TaxPersonal TaxFilm tax write-offs prove a big hit

Film tax write-offs prove a big hit

Spy blockbuster Engima, which premiered in London last night, is one of the latest British films to benefit from sale and leaseback partnerships promoted by accountants.

Accounting firms both large and small are having great success in persuading clients to invest in British-made films to obtain 100% tax write-offs. Sale and leaseback partnerships set up by investment boutique Pinder Fry and Benjamin raised Pounds 260m between October 2000 and the April 2001.

Tracy Benjamin of PFB told a seminar hosted by the ICAEW that the idea had been successfully marketed across a wide spectrum of firms, from small to mid-tier, as well as by two Big Five firms.

‘We are actually finding that these partnerships are oversubscribed,’ he added.

Under sale and leaseback partnerships, the partnership purchases the master negative of a British-certified film and leases it back to the producer for the next fifteen years allowing for the film to be distributed abroad and sold to video and television networks.

The 100% tax relief for sale and leaseback arrangements was introduced by the government in the 1997 Finance Act and applies to British-made films that cost a minimum of Pounds 15m to make.

Benjamin said each partnership involved 300 or more subscribers who invested in 25 British films, certified by the Department of Culture, Media and Sport. Most recently, Enigma the code-breaking thriller starring Kate Winslet and produced by Mick Jagger, has been bought under such an arrangement.

Subscribers to such partnerships are high-earners who must invest a minimum of Pounds 100,000. The Inland Revenue then repays the taxpayer a full rebate, resulting in a substantial cash back.

An investment of Pounds 100,000 would require the subscribers to put in Pounds 17,000 of their own money, with the rest financed through a bank loan. The Revenue would then reimburse the taxpayer Pounds 38,000 resulting in a profit cash flow of Pounds 21,000.

‘This money could then be used to pay off a mortgage or invested in a portfolio,’ Benjamin said. ‘Tax deferred is tax saved.’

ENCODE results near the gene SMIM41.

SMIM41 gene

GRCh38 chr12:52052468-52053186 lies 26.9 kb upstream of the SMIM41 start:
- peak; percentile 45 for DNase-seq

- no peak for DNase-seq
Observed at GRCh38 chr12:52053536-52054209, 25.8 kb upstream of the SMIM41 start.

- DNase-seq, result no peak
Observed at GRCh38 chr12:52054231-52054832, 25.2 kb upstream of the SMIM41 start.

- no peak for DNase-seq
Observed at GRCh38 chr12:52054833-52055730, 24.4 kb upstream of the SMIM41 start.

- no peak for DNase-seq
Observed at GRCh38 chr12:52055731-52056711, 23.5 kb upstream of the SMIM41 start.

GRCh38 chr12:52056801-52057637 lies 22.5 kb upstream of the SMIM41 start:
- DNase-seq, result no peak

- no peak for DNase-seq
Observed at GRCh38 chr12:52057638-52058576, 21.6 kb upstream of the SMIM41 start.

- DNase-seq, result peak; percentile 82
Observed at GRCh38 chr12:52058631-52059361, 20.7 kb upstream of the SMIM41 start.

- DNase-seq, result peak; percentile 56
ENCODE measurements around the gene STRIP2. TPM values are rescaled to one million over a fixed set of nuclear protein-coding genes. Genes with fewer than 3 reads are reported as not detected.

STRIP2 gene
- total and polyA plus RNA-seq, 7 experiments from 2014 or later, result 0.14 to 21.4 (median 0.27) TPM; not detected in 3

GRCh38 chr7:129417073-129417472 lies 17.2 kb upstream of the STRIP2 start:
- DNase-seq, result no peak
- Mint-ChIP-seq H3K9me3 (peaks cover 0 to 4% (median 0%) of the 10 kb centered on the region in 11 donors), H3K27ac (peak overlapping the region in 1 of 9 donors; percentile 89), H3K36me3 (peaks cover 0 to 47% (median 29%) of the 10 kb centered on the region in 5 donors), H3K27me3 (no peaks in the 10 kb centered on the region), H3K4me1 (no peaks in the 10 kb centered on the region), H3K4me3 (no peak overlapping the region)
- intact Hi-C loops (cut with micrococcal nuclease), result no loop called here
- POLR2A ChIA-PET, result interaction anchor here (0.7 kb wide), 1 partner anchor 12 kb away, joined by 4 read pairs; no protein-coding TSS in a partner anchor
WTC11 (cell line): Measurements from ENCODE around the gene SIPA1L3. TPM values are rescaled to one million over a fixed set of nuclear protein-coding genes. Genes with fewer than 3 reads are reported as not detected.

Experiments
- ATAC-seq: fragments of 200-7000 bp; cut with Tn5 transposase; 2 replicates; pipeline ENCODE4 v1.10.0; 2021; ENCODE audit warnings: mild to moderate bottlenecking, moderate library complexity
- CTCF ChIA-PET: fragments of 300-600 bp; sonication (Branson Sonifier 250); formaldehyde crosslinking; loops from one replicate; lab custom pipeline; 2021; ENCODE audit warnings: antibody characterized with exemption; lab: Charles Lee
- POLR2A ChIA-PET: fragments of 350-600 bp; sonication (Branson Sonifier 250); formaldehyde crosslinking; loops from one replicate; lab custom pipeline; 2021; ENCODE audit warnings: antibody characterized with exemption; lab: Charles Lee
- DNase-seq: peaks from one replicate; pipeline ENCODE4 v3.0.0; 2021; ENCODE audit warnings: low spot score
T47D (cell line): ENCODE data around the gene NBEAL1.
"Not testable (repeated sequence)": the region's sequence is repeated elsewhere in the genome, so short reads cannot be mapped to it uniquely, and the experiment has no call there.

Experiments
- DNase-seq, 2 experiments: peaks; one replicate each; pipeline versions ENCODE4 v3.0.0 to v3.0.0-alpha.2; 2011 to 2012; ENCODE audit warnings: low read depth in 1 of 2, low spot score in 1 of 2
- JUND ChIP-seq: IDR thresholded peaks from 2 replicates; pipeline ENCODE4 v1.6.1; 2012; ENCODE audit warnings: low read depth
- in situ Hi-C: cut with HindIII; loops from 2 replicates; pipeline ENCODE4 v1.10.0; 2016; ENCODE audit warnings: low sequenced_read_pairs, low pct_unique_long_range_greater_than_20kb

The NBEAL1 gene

Furthermore, if the films are profitable, the partnership shares in a small part of the economic benefits, but is not adversely affected if the film bombs at the box office.

Harry Hicks, a partner in mid-tier firm Baker Tilly’s media practice, said the scheme was so successful that the DCMS had increased its resources assigned for certifying films. Last year, the government office took up to four months to complete this process, but Hicks said he expected ‘no similar problem this year’.

And in the March Budget, the government extended the 100% write off for British film production to July 2005.

‘We only lobbied for another two years, but the government gave us three more years,’ said Hicks.

‘This an idea the Revenue likes,’ he added.

Links

British movie business suffering under tax regime

Related Articles

Inheritance tax is 'unfit for modern society' and should be abolished, says think tank

Personal Tax Inheritance tax is 'unfit for modern society' and should be abolished, says think tank

3w Alia Shoaib, Reporter
Rent-a-room relief – the survey says…

Personal Tax Rent-a-room relief – the survey says…

2m Helen Thornley, ATT Technical Officer
What should the OTS prioritise in its review of inheritance tax?

Personal Tax What should the OTS prioritise in its review of inheritance tax?

4m Alia Shoaib, Reporter
LITRG urges government to consider tax changes in disability work plan

Administration LITRG urges government to consider tax changes in disability work plan

5m Lucy Skoulding, Reporter
HMRC appeal rejected in Tottenham Hotspur case

Administration HMRC appeal rejected in Tottenham Hotspur case

6m Emma Smith, Managing Editor
HMRC urged to clarify impact of income allowances on Self-Assessments

Personal Tax HMRC urged to clarify impact of income allowances on Self-Assessments

7m Alia Shoaib, Reporter
New trading allowance: simplicity, but not as we know it

Administration New trading allowance: simplicity, but not as we know it

8m Emma Rawson, ATT Technical Officer
Wealthy individuals could circumvent top tax rate rises

Personal Tax Wealthy individuals could circumvent top tax rate rises

9m Alia Shoaib, Reporter